Guano

Lead: As world population grew in the years before and after 1800 so did the demand for food. At the same time, much farm acreage was depleted, tired, unproductive. This problem was solved in part with guano.

Intro.: A Moment in Time with Dan Roberts.

Content: Guano is bird excrement. Grouped with the droppings of bats and seals, it is perhaps the most potent natural fertilizer, and bird guano is the primo variety containing up to 16% nitrogen, 12% phosphorus, and 3% potassium. In the mid-19th century, guano was treated as if it were gold, provoked at least one fighting war, and made enormous fortunes for growers and suppliers alike.

 

 

 

British General Strike IV

Lead: In the spring of 1926 Britain endured the only General Strike in its history.

Intro.: A Moment in Time with Dan Roberts.

Content: Labor leaders were frustrated. Led by Walter Citrine of the Trades Union Congress, they wanted to work out a settlement of the looming strike of the mine workers and the possibility of a national sympathy strike, but radical rank and file workers pushed for a confrontation. The conservative government of Prime Minister Stanley Baldwin was clearly on the mine owners’ side and had used a nine-month cooling off period to prepare. Labor was not prepared, but when the mine owners locked out their workers and a million of them went on strike, on May 3, 1926, a million and a half transportation, electric, steel and dock workers followed right behind. It was the only time in British history when the vast majority of organized industrial workers gave support to another group of workers for more than one day.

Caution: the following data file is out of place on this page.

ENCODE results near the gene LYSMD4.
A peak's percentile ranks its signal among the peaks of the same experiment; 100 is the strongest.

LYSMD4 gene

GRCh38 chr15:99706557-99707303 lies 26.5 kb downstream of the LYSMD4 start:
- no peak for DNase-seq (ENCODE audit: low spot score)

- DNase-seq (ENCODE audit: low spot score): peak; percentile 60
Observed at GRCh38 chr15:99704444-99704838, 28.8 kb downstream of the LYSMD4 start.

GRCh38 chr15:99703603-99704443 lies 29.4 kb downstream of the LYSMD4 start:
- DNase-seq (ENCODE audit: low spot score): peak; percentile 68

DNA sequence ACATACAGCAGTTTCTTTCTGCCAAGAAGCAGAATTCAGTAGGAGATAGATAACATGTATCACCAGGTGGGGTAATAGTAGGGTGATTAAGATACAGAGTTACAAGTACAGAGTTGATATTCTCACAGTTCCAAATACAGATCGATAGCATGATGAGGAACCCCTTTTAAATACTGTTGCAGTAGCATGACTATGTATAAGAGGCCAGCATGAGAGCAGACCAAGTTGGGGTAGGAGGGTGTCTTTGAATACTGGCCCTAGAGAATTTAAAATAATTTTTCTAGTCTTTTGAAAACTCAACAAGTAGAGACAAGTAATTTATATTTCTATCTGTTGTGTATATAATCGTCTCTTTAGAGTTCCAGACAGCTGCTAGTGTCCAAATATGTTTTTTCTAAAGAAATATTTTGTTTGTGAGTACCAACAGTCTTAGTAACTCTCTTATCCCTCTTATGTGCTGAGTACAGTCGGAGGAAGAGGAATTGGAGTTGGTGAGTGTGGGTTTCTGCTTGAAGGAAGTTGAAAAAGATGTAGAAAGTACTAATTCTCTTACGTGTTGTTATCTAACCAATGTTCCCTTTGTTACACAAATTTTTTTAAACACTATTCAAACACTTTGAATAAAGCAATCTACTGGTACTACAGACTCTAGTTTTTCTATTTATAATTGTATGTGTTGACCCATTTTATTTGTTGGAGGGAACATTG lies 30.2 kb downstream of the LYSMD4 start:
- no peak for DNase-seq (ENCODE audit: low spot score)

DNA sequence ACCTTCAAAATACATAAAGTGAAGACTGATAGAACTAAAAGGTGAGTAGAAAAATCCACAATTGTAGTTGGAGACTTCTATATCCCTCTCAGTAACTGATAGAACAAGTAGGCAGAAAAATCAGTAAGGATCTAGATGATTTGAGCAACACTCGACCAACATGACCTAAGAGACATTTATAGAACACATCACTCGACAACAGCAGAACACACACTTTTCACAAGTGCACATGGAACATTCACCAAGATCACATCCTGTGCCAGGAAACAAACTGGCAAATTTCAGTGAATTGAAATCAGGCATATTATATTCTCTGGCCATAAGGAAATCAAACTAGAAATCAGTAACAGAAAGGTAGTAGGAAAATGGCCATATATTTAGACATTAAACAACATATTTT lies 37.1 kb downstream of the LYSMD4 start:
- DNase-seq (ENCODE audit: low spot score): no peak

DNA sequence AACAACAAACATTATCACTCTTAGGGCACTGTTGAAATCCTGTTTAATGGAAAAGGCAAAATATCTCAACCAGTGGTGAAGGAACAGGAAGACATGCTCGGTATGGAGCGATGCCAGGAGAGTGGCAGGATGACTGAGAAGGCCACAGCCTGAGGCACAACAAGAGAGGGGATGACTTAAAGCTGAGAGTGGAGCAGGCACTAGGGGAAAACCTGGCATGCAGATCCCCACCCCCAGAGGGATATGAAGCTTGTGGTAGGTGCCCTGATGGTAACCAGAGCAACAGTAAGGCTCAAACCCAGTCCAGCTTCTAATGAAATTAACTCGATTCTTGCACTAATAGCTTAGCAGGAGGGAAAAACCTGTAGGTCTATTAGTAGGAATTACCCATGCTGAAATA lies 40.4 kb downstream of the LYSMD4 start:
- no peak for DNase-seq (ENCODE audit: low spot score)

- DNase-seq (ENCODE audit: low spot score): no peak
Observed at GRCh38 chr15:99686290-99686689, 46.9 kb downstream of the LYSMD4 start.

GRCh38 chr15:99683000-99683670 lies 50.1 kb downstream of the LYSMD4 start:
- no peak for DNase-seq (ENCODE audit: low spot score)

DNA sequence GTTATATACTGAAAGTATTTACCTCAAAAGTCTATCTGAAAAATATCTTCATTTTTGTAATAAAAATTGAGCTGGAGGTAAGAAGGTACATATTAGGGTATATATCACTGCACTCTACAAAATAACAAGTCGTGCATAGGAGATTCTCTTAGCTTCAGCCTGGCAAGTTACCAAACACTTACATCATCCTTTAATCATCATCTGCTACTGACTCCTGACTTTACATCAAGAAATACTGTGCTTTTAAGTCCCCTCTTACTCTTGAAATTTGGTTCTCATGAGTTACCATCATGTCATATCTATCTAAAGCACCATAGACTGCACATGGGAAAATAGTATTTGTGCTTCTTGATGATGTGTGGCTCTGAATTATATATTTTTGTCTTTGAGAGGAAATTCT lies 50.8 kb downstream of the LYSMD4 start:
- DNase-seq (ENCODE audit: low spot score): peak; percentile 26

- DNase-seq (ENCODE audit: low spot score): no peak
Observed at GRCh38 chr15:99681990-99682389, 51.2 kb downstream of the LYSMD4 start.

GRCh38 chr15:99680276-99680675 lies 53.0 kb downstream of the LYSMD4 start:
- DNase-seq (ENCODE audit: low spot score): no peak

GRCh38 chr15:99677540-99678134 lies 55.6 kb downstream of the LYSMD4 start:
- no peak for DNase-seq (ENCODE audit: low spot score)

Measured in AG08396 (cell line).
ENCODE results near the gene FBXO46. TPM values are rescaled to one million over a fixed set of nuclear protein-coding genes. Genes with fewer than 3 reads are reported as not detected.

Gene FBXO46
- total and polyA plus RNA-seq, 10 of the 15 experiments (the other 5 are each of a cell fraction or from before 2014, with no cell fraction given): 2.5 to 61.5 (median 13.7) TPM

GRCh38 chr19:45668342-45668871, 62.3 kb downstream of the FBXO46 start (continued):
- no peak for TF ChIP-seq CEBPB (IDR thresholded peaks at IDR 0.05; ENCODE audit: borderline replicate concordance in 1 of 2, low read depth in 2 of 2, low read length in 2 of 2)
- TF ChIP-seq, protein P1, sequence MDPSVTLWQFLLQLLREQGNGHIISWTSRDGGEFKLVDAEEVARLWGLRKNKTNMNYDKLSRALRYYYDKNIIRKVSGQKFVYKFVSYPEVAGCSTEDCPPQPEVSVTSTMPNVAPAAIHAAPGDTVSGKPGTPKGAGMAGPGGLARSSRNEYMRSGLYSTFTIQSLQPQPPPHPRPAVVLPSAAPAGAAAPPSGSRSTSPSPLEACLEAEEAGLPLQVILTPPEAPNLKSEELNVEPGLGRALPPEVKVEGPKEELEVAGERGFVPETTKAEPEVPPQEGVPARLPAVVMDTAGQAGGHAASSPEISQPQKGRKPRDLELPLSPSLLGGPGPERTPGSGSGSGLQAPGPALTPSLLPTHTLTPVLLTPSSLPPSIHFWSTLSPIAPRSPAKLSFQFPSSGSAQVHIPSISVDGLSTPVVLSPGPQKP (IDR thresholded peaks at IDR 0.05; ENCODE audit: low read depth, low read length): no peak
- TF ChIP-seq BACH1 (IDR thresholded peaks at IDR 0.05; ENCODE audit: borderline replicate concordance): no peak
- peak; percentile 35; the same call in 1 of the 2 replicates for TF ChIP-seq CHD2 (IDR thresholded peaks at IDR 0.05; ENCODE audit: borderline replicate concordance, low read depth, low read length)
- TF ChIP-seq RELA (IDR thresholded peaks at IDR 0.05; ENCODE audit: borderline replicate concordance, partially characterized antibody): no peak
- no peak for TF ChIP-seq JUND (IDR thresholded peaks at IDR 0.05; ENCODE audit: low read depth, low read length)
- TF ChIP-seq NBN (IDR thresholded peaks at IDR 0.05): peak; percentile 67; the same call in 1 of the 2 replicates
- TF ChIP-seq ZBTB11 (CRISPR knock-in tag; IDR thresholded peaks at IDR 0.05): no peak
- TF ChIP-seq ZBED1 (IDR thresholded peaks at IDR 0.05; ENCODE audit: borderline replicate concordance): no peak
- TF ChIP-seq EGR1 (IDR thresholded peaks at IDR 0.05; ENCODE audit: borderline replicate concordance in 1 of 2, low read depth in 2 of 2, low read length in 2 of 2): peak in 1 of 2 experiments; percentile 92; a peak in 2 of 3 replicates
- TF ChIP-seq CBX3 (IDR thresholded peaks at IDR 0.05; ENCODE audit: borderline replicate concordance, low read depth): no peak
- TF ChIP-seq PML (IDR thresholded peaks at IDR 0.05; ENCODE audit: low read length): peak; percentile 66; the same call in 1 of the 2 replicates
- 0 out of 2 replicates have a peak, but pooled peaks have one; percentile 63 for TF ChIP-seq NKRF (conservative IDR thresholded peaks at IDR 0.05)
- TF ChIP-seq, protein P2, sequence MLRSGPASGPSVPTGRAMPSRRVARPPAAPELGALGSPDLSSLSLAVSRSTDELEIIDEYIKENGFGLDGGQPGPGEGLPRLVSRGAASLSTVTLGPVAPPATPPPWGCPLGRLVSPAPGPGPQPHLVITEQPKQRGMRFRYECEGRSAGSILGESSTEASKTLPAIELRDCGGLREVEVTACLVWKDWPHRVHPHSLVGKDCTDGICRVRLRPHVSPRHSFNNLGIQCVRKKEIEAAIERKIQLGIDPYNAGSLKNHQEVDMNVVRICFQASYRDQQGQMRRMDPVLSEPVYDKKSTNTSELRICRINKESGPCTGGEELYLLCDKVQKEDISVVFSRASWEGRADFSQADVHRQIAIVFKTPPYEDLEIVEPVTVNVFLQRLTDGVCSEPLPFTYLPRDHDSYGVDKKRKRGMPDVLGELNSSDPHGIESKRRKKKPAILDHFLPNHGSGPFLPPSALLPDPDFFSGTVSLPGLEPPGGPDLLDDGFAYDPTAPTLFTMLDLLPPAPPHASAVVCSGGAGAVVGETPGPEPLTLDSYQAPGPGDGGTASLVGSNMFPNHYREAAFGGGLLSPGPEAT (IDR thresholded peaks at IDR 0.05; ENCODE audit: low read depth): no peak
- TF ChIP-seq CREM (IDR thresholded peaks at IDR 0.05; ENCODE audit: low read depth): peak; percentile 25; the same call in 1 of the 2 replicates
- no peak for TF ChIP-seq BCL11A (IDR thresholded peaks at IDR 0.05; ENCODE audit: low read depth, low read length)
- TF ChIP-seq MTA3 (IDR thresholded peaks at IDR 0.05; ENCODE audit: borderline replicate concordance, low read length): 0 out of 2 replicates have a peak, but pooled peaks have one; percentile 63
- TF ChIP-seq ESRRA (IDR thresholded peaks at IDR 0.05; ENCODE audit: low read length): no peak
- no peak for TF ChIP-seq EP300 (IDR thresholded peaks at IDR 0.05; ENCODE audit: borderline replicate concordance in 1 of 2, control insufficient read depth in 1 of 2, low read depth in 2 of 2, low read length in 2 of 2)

British General Strike III

Lead: Wracked by internal divisions, in spring 1926 the labor movement in Britain called the only General Strike in England's history.

Intro.: A Moment in Time with Dan Roberts.

Content: In the early part of the century, unions representing thousands of British industrial workers were locked in a running debate on the way labor should deal with management. Should unions work within the system or assault it from the outside -- confrontation or cooperation? The leaders of the Trades Union Congress, an umbrella group representing many unions and the members of the British Labor Party were in favor of cooperation. Most were socialist in their outlook, but they advocated gradual reform of society. Among rank and file workers however, there were Communists and radicals who considered their leaders wimpish and wished to remake society along Marxist lines. They looked for confrontation. In May 1926 coal miners gave them their chance.

British General Strike II

Lead: In 1926, the British labor movement called the only general work stoppage in that nation's history.

Intro.: A Moment in Time with Dan Roberts.

Content: As the 1900s drew to a close, industrial workers in Britain had begun to band themselves together into mass trade unions. Shipbuilding laborers, transportation workers, printers, and a host of other trades organized themselves to protect their interests, improve working conditions, and increase wages. Military needs during World War I had gradually increased the wages of factory workers and when peace broke out these workers resisted attempts by government and business leaders to roll back to prewar levels their hard won gains.

British General Strike I